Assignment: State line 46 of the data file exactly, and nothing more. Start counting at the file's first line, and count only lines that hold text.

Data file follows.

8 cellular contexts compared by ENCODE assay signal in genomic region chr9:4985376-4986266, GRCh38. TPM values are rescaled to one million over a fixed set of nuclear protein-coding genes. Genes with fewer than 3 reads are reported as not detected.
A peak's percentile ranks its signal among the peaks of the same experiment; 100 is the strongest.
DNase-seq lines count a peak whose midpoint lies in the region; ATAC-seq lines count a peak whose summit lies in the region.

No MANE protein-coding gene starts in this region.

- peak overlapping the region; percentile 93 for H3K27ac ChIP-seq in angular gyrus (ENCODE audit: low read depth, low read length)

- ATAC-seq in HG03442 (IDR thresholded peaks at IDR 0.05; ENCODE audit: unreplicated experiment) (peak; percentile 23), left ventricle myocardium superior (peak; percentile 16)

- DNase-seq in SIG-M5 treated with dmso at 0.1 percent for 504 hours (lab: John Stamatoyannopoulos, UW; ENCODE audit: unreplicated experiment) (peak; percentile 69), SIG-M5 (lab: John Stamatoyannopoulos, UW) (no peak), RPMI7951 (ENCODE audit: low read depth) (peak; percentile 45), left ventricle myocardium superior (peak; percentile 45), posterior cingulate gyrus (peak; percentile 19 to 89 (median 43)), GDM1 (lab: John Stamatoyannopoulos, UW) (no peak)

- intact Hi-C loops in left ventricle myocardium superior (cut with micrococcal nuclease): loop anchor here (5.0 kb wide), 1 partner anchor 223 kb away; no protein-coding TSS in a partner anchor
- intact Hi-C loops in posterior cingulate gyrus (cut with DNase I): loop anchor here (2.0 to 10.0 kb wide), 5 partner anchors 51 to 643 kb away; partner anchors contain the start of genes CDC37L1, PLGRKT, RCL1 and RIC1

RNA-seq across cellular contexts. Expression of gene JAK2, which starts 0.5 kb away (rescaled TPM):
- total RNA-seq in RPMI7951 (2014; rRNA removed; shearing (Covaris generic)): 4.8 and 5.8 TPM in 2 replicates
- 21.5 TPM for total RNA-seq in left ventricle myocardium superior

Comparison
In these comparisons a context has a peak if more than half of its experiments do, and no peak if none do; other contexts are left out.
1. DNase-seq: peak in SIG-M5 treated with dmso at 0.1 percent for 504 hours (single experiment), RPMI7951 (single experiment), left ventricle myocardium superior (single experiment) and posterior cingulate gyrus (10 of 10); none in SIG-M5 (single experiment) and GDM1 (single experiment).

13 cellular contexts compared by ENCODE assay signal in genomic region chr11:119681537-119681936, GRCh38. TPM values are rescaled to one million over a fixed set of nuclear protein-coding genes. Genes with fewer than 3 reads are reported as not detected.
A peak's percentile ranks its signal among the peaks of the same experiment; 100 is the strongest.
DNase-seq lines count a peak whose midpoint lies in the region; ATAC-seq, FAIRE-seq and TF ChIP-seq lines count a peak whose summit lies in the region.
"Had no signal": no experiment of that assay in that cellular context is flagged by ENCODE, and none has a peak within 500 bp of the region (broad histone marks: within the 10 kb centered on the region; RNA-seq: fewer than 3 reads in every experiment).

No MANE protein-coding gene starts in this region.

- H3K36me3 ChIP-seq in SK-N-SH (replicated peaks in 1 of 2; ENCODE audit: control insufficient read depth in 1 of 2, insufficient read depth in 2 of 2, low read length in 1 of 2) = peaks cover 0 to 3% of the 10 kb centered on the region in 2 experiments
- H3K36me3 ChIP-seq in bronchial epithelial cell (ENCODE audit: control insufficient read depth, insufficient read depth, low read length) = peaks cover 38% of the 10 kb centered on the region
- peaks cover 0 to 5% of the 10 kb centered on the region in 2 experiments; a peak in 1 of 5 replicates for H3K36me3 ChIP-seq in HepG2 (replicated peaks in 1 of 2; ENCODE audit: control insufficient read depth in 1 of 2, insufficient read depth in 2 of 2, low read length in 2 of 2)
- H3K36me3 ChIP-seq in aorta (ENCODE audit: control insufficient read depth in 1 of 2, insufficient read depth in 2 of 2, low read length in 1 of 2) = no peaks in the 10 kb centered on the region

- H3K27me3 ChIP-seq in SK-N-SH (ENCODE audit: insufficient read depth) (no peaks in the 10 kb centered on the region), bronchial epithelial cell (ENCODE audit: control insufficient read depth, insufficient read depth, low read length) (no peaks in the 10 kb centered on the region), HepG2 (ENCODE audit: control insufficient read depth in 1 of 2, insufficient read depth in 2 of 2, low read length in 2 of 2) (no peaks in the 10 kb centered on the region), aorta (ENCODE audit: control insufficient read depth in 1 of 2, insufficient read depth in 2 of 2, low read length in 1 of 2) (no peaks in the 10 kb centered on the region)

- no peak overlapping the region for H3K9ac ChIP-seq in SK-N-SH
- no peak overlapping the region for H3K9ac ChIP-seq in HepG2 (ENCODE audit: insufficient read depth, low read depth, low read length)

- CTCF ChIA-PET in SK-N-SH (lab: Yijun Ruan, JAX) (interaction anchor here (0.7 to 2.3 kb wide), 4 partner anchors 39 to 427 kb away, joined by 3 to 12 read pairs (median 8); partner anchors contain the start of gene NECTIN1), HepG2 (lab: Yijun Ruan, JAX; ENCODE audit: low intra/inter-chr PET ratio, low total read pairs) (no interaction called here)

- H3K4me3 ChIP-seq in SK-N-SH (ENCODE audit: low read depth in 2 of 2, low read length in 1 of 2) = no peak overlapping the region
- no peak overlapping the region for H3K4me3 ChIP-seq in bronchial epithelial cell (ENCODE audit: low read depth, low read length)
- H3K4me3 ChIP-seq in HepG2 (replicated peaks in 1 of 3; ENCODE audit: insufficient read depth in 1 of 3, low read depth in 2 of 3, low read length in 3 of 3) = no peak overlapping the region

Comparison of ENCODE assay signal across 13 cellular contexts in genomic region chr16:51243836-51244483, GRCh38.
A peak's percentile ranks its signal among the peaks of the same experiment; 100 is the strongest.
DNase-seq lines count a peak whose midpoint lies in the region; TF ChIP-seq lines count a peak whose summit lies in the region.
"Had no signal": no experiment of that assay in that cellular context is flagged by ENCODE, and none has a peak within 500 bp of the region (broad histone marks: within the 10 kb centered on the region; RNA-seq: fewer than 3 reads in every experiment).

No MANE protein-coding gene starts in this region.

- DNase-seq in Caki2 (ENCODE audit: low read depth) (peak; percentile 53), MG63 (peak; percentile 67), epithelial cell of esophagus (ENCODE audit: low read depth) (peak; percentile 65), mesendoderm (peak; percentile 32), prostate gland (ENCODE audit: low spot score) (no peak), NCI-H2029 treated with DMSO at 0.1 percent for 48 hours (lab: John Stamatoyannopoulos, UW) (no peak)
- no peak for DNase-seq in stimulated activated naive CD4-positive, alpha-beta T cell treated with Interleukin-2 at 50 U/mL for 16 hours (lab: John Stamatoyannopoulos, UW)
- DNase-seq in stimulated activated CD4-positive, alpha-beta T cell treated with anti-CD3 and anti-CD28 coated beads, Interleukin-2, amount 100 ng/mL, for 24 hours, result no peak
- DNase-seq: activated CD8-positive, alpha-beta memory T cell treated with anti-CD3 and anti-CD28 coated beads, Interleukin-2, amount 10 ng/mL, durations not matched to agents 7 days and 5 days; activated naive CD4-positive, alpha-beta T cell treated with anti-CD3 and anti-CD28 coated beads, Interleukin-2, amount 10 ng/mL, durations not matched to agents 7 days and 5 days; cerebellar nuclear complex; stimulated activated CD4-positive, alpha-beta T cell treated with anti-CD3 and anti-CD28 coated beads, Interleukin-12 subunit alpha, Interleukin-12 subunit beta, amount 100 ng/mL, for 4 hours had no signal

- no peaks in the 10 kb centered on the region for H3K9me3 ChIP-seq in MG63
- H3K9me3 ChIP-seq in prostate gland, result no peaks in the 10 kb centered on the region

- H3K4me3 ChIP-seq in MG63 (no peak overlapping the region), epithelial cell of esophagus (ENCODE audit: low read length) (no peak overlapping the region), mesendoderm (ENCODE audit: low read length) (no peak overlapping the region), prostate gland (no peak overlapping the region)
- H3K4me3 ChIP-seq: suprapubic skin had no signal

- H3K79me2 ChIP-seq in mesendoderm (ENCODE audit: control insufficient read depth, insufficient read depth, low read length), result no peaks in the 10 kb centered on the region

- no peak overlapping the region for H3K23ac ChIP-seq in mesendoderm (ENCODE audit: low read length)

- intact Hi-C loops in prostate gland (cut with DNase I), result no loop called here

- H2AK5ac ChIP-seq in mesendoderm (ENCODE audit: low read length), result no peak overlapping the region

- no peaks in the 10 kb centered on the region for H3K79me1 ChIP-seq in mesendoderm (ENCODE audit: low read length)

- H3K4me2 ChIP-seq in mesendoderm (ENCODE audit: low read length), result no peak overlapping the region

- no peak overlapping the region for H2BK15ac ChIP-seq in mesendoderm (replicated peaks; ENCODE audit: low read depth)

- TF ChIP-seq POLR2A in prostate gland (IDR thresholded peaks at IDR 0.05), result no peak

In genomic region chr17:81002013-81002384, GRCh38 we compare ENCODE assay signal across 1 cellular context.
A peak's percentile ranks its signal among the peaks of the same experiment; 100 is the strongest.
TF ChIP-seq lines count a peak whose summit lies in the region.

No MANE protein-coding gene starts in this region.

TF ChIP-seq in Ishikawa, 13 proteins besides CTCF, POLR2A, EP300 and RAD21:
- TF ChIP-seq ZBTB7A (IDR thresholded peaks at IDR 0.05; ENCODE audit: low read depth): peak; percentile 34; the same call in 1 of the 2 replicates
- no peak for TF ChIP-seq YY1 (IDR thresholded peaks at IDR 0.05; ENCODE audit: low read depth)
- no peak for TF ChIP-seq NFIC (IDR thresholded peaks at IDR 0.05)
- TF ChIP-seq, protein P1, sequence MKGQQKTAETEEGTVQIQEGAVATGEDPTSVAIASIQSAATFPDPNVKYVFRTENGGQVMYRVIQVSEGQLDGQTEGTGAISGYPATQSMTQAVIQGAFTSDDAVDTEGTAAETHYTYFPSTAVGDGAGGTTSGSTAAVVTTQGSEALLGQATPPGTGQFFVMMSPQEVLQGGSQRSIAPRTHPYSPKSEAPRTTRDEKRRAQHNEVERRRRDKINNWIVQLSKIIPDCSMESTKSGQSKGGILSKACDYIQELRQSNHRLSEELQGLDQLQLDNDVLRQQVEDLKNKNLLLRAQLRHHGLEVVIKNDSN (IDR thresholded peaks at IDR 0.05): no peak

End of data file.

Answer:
- no peak overlapping the region for H3K23ac ChIP-seq in mesendoderm (ENCODE audit: low read length)